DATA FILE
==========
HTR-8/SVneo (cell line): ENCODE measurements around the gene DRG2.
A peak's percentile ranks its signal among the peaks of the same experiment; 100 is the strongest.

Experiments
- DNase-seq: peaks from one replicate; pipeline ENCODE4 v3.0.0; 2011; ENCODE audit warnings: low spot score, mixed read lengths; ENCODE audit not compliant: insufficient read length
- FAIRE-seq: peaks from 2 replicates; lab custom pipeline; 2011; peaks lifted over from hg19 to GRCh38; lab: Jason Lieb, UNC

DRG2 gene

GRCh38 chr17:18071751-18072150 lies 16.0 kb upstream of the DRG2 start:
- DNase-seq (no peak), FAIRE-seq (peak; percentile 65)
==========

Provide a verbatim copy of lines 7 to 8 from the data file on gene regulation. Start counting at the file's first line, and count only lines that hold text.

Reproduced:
GRCh38 chr17:18071751-18072150 lies 16.0 kb upstream of the DRG2 start:
- DNase-seq (no peak), FAIRE-seq (peak; percentile 65)